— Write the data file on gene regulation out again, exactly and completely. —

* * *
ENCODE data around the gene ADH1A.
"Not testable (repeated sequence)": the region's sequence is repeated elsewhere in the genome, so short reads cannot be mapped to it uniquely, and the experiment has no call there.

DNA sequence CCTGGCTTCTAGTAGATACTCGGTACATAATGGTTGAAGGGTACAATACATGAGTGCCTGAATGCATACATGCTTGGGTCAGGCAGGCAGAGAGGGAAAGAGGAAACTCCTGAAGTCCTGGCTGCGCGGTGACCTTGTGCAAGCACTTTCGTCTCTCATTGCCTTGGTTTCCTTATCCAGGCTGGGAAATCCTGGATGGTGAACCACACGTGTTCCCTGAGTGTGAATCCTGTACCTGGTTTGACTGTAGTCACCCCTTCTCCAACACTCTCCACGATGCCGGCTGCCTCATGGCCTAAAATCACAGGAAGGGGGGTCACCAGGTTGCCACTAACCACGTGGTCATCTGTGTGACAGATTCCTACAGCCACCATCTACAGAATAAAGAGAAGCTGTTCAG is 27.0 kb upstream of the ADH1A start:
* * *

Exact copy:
ENCODE data around the gene ADH1A.
"Not testable (repeated sequence)": the region's sequence is repeated elsewhere in the genome, so short reads cannot be mapped to it uniquely, and the experiment has no call there.

DNA sequence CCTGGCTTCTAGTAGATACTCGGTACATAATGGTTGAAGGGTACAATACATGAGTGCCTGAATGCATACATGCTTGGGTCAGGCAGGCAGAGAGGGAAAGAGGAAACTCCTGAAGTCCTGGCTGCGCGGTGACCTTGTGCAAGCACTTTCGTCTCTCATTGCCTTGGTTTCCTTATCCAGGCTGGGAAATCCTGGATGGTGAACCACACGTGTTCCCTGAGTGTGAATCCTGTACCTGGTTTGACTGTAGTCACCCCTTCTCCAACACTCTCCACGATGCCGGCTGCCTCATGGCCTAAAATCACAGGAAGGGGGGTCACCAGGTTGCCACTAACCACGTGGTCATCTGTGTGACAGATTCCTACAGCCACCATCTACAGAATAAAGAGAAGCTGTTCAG is 27.0 kb upstream of the ADH1A start: